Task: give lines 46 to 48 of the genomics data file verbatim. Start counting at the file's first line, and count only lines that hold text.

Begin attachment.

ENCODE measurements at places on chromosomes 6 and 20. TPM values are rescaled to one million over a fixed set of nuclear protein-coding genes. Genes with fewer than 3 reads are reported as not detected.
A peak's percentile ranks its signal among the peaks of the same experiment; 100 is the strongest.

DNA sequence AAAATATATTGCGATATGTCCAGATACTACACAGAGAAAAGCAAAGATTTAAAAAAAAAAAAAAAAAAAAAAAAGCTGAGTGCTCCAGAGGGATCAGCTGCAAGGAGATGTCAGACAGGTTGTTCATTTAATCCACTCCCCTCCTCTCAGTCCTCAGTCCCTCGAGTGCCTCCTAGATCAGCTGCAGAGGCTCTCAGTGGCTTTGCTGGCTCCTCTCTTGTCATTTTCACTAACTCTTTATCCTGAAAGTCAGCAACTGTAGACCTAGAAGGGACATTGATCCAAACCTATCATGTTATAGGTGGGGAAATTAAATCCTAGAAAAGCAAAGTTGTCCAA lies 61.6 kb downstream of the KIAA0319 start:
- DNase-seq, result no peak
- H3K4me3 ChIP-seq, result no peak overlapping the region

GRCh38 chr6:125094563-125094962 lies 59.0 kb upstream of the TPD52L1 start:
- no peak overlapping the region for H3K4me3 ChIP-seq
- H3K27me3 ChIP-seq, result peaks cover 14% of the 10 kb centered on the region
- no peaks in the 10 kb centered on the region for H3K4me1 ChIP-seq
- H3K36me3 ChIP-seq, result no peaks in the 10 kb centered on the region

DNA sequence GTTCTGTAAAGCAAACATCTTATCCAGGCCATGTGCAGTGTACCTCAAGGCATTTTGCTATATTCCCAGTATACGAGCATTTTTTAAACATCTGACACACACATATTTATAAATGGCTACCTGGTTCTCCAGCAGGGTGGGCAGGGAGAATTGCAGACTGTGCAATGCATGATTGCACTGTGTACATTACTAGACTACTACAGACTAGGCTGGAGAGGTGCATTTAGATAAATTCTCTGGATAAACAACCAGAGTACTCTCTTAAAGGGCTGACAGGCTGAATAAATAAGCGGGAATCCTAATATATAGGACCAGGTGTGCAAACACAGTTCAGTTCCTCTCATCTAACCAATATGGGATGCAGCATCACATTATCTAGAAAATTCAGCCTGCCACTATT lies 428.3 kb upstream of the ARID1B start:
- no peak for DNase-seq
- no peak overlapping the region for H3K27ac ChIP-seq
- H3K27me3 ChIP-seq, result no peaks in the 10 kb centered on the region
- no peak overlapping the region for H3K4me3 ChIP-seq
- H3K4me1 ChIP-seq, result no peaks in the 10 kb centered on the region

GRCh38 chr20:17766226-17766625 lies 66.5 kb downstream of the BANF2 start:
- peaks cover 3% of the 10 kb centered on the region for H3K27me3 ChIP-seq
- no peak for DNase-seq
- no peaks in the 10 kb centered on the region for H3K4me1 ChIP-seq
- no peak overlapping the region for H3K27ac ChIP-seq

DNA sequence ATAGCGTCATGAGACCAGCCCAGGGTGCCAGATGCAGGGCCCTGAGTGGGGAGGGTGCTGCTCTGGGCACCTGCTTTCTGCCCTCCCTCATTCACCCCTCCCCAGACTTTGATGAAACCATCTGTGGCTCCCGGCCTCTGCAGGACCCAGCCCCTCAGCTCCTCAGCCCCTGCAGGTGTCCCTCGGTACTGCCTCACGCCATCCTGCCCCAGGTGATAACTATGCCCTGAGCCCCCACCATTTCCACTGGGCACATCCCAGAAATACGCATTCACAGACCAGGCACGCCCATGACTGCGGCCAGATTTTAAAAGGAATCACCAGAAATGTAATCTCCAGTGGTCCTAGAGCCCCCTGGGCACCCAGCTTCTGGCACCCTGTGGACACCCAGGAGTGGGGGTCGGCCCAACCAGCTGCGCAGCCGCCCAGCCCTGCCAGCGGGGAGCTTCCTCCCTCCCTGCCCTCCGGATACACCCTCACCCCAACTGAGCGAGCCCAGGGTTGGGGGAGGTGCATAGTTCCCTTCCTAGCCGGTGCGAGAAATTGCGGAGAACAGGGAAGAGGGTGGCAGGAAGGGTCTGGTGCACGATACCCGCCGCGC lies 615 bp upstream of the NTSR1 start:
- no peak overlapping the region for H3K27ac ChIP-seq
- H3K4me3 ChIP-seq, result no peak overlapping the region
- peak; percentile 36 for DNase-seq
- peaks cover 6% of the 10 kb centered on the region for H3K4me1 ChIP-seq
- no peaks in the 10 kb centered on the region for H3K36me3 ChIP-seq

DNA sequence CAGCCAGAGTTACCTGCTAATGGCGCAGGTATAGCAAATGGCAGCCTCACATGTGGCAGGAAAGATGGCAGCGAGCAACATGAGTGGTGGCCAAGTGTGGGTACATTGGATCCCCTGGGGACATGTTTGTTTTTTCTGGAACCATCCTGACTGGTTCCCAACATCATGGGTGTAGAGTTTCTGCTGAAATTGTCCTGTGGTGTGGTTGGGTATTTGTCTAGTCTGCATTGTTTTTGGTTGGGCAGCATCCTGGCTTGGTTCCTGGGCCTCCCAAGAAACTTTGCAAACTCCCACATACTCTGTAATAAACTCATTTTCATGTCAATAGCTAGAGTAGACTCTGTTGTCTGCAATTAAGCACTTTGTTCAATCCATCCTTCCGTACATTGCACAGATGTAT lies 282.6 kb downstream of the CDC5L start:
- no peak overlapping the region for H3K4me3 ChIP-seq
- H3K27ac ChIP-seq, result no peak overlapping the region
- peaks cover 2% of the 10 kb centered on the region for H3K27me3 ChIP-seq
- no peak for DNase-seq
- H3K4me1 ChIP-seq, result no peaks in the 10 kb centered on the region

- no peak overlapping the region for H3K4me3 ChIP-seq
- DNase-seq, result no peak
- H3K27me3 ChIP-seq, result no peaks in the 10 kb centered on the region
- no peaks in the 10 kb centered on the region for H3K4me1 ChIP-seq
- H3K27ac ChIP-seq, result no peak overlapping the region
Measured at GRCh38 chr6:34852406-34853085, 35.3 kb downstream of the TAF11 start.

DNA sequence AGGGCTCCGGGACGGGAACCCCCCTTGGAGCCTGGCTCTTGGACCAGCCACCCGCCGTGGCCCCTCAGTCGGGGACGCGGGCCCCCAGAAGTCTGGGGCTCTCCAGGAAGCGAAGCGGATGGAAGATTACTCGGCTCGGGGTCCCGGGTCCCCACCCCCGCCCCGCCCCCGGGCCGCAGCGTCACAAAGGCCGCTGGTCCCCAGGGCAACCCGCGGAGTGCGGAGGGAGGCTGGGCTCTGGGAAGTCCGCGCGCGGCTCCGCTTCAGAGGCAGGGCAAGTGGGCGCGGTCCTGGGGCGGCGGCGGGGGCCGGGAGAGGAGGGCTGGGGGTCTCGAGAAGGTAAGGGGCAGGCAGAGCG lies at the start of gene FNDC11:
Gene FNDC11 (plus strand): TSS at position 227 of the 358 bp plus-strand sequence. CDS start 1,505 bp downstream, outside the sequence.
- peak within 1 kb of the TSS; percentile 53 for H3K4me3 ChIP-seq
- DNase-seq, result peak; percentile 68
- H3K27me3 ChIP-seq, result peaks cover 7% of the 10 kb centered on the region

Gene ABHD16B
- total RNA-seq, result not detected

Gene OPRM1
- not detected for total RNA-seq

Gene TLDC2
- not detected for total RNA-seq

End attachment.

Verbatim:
- total RNA-seq, result not detected

Gene OPRM1
- not detected for total RNA-seq